Prolonged intracranial pressure (ICP) monitoring in non-traumatic pediatric neurosurgical diseases.

Medical science monitor : international medical journal of experimental and clinical research

PubMedID: 15039654

Tamburrini G, Di Rocco C, Velardi F, Santini P. Prolonged intracranial pressure (ICP) monitoring in non-traumatic pediatric neurosurgical diseases. Med Sci Monit. 2004;10(4):MT53-63.
BACKGROUND
A limited number of studies have addressed the methods, indications and particular problems that may occur when programming prolonged intracranial pressure (ICP) monitoring in pediatric patients. Parenchymal fiberoptic transducers have been shown to give reliable ICP readings; moreover, they present a relatively low rate of complications, are easily placed and, as they are solid state, they are not subject to obstruction.

MATERIAL/METHODS
A recently developed fiberoptic ICP transducer (Codman intraparenchymal sensor) was used to continuously monitor intracranial pressure in seventy children with non-traumatic neurosurgical diseases. The admitting diagnoses were hydrocephalus or shunt-related problems in 33 cases, single-suture (5 cases) or complex (16 cases) craniosynostosis in 21 patients, and sylvian scissure arachnoid cyst (SAC) in 16 cases. A software (ICP monitoring release) designed in our department was used for ICP recording storage and analysis.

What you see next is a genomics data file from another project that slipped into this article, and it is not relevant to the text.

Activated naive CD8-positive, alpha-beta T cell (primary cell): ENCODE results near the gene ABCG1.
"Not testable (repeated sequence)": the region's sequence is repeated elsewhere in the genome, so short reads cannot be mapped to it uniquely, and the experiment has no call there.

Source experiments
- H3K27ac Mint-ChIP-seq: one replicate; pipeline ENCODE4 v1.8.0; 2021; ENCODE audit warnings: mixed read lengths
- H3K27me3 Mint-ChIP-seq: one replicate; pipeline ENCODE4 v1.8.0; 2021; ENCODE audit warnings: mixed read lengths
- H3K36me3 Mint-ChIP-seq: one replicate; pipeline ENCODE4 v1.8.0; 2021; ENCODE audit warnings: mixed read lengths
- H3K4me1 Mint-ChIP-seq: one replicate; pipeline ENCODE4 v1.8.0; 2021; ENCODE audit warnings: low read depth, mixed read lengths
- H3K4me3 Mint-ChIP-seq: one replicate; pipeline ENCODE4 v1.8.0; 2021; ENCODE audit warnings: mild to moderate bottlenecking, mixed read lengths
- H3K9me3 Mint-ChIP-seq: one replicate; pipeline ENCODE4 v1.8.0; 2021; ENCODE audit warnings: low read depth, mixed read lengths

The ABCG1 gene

RESULTS
Raised ICP values were found in six of the seventeen patients with a suspected active hydyrocephalus, 24% of children with non-syndromic craniosynostosis, 52.8% of syndromic craniosynostosis patients, 50% or the children with a Type 11 SAC and two of the three patients with Type II SAC.

CONCLUSIONS
Overall, prolonged ICP monitoring proved to be extremely useful in guiding surgical indications. The fiberoptic device used in our unit was shown to be reliable and associated with a relatively low rate of complications. Finally, the software allowed easy review and analysis of the obtained data.